Posts tagged World Literature
The Divine Comedy

A “comedy”, that became a “divine book” for ancestors, is one of the greatest works of art known to the world. It is an encyclopedia of “moral, natural, philosophical and theological” knowledges, a tremendous synthesis of the feudal catholic ideology and the same tremendous epiphany that spread during the new culture times. A great poetic genius of the author put this comedy above the era and made it a legacy of centuries.

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Don Quijote

Widely regarded as one of the funniest and most tragic books ever written, Don Quixote chronicles the adventures of the self-created knight-errant Don Quixote of La Mancha and his faithful squire, Sancho Panza, as they travel through sixteenth-century Spain. You haven't experienced Don Quixote in English until you've read this masterful translation.

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The Betrothed

Set in Lombardy during the Spanish occupation of the late 1620s, The Betrothed tells the story of two young lovers, Renzo and Lucia, prevented from marrying by the petty tyrant Don Rodrigo, who desires Lucia for himself. Forced to flee, they are then cruelly separated, and must face many dangers including plague, famine and imprisonment, and confront a variety of strange characters in their struggle to be reunited. A vigorous portrayal of enduring passion, The Betrothed's exploration of love, power and faith presents a whirling panorama of seventeenth-century Italian life and is one of the greatest European historical novels.

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The Brothers Karamazov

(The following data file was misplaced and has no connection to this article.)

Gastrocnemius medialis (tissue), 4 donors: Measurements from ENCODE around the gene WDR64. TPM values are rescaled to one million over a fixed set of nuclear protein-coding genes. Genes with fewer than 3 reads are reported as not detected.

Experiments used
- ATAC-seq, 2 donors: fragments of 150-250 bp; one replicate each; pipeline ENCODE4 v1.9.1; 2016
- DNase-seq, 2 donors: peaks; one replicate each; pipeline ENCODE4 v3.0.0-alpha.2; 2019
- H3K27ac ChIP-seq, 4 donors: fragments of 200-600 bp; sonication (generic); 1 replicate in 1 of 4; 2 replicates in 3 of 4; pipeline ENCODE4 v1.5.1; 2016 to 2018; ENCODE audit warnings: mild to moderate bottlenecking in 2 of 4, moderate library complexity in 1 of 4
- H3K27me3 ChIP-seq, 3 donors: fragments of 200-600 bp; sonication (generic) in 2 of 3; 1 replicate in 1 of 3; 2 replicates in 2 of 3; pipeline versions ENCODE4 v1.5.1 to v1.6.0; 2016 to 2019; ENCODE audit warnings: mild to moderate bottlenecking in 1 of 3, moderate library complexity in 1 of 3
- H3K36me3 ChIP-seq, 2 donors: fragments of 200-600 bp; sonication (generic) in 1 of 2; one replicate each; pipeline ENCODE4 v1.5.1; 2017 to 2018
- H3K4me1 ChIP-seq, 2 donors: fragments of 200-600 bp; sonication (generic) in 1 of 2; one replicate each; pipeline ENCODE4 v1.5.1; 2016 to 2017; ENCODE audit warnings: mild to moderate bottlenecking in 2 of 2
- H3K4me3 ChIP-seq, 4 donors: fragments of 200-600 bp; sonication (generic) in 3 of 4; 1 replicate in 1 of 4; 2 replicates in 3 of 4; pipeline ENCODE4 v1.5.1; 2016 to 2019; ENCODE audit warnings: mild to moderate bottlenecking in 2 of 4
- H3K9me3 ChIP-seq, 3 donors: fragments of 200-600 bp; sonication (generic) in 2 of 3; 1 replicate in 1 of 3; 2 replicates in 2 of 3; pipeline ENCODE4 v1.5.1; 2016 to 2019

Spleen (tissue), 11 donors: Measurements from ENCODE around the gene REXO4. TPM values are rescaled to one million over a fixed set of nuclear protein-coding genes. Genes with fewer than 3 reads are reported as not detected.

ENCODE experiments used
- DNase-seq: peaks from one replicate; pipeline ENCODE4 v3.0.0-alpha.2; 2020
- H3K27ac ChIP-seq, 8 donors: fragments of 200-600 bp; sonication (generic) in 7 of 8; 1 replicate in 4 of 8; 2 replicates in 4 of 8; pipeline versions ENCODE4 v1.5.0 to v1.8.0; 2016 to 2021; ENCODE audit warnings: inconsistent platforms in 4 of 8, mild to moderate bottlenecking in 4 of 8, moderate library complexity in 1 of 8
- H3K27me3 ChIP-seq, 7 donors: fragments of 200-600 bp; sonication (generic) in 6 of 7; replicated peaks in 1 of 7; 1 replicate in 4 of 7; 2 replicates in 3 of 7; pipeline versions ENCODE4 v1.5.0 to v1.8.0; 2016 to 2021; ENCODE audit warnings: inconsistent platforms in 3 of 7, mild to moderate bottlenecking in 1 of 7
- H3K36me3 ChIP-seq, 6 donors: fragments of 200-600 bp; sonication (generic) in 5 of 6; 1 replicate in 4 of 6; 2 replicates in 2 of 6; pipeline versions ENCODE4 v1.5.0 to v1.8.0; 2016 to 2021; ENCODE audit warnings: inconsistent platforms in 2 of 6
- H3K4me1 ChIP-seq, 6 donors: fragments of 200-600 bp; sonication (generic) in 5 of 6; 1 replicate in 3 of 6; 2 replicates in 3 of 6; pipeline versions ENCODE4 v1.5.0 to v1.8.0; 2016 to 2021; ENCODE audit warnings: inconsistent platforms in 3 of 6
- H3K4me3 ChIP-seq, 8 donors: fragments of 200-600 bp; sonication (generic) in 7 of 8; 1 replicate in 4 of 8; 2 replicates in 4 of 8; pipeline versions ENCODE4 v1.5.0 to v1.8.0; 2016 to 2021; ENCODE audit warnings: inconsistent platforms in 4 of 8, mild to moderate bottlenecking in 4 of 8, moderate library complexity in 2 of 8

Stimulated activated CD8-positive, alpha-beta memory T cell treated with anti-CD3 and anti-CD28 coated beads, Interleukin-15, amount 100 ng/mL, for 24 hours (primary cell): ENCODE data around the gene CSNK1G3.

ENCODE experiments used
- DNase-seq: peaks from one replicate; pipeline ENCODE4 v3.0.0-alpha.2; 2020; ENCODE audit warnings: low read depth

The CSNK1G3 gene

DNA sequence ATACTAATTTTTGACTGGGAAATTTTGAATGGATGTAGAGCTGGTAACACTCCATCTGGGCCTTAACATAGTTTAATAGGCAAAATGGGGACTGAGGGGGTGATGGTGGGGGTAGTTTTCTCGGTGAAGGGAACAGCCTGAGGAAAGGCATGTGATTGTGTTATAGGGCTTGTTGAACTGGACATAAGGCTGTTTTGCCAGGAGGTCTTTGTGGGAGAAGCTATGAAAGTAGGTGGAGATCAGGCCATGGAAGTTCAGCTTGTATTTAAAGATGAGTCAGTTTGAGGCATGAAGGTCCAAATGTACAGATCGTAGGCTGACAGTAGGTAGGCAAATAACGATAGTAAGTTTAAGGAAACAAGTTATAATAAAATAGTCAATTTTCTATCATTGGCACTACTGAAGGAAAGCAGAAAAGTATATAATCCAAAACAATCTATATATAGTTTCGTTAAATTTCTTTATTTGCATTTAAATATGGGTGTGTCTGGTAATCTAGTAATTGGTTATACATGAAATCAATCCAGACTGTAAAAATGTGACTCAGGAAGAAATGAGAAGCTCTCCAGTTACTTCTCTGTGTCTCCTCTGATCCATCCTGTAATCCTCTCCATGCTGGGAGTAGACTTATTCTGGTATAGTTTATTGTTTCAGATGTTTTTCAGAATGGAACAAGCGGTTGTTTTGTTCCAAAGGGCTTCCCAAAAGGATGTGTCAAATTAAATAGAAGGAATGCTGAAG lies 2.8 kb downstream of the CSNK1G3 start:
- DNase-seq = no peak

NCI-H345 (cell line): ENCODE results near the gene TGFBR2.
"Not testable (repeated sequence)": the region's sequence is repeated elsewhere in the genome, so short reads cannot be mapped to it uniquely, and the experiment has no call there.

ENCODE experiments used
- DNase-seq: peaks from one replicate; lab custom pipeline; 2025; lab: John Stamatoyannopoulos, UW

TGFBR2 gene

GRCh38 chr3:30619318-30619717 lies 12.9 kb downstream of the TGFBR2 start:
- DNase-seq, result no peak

The Brothers Karamasov is a murder mystery, a courtroom drama, and an exploration of erotic rivalry in a series of triangular love affairs involving the “wicked and sentimental” Fyodor Pavlovich Karamazov and his three sons—the impulsive and sensual Dmitri; the coldly rational Ivan; and the healthy, red-cheeked young novice Alyosha. Through the gripping events of their story, Dostoevsky portrays the whole of Russian life, is social and spiritual striving, in what was both the golden age and a tragic turning point in Russian culture.

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Antigone

The curse placed on Oedipus lingers and haunts a younger generation in this new and brilliant translation of Sophocles' classic drama. The daughter of Oedipus and Jocasta, Antigone is an unconventional heroine who pits her beliefs against the King of Thebes in a bloody test of wills that leaves few unharmed. Emotions fly as she challenges the king for the right to bury her own brother. Determined but doomed, Antigone shows her inner strength throughout the play. Antigone raises issues of law and morality that are just as relevant today as they were more than two thousand years ago. Whether this is your first reading or your twentieth, Antigone will move you as few pieces of literature can.

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The Complete Works of William Shakespeare

"I would challenge you to a battle of wits, but I see you are unarmed." - William Shakespeare Arm yourself with The Complete Works of William Shakespeare, including 16 comedies, 10 histories, 12 tragedies and all the poems and sonnets of the world's most influential writer. This collection includes poems and plays that were not included in Shakespeare's First Folio of 1623 to make one complete, authentic collection.

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Faust

The legend of Faust grew up in the sixteenth century, a time of transition between medieval and modern culture in Germany. Johann Wolfgang von Goethe (1749-1832) adopted the story of the wandering conjuror who accepts Mephistopheles's offer of a pact, selling his soul for the devil's greater knowledge; over a period of 60 years he produced one of the greatest dramatic and poetic masterpieces of European literature.

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